During the recent and overly publicized breakdown of Charlie Sheen, I was repeatedly contacted by the media and asked to comment, as it was assumed that I know a thing or two about starring on a sitcom, fighting with producers, nasty divorces, public meltdowns, and bombing through a live comedytour. I have, however, never smoked crack or taken too many drugs, unless you count alcohol as a drug (I don’t). But I do know what it’s like to be seized by bipolar thoughts that make one spout wise about Tiger Blood and brag about winning when one is actually losing.
This, however, is not a story of my cooking, or the odd combination of freedom and thralldom it confers. It's the story of what — or who — inspired my decision to be my family's cook, gave me the will to do it, and made it both a practical and, apparently, a psychological necessity. It is the story of my mother — of my mother's cooking.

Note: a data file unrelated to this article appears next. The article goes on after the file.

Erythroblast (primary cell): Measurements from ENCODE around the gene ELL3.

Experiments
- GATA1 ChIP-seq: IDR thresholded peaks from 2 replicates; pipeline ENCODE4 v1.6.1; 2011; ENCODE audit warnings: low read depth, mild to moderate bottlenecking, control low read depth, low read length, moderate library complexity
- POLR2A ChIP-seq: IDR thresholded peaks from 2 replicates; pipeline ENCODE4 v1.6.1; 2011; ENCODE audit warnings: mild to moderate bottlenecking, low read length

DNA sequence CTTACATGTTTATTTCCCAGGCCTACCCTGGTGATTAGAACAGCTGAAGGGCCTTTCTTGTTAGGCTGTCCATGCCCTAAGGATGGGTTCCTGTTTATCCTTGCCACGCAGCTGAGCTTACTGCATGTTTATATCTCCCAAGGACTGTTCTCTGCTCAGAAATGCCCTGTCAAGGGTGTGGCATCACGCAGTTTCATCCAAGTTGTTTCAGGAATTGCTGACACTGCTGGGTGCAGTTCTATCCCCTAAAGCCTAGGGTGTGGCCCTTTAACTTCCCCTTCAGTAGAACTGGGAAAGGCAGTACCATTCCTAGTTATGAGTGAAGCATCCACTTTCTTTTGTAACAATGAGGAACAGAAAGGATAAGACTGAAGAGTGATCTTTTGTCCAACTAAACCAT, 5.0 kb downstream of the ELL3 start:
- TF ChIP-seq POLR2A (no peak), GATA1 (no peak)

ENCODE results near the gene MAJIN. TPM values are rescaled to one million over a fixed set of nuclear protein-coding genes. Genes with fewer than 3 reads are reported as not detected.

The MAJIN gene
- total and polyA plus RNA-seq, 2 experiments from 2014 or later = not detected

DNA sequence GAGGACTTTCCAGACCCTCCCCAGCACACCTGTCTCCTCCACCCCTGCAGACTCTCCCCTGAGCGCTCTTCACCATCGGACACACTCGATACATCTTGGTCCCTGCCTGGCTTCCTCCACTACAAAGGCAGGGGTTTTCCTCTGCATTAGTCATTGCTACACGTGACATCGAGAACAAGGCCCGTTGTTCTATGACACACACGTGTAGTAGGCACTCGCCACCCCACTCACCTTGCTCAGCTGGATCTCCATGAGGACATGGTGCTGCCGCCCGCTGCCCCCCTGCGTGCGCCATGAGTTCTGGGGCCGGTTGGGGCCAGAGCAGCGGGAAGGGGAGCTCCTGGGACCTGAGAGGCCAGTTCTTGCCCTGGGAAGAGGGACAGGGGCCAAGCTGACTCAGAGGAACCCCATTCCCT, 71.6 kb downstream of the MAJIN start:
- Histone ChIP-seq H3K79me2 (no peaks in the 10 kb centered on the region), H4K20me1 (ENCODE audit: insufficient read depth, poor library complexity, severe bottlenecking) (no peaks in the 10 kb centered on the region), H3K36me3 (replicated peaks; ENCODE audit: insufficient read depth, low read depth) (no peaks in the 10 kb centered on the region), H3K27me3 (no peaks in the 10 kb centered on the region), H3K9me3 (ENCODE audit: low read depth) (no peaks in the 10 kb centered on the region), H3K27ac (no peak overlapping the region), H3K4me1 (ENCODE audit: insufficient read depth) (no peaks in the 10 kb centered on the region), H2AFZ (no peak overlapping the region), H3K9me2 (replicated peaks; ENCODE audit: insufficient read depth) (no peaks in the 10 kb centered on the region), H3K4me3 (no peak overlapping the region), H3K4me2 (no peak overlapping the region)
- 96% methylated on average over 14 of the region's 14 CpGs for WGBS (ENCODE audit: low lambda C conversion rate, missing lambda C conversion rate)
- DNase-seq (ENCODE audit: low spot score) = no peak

On the 25th anniversary of "Licensed to Ill," an oral history of the birth of the Beastie Boys. "Then we were like, 'Oh, shit, we should get a D.J.! Like rap groups. They have a D.J.!' Nick Cooper knew about this guy Rick Rubin who went to NYU and would throw parties and had turntables. And a bubble machine. We were like, 'If we had a fucking D.J. and a fucking bubble machine, we’d be fucking killing it.'"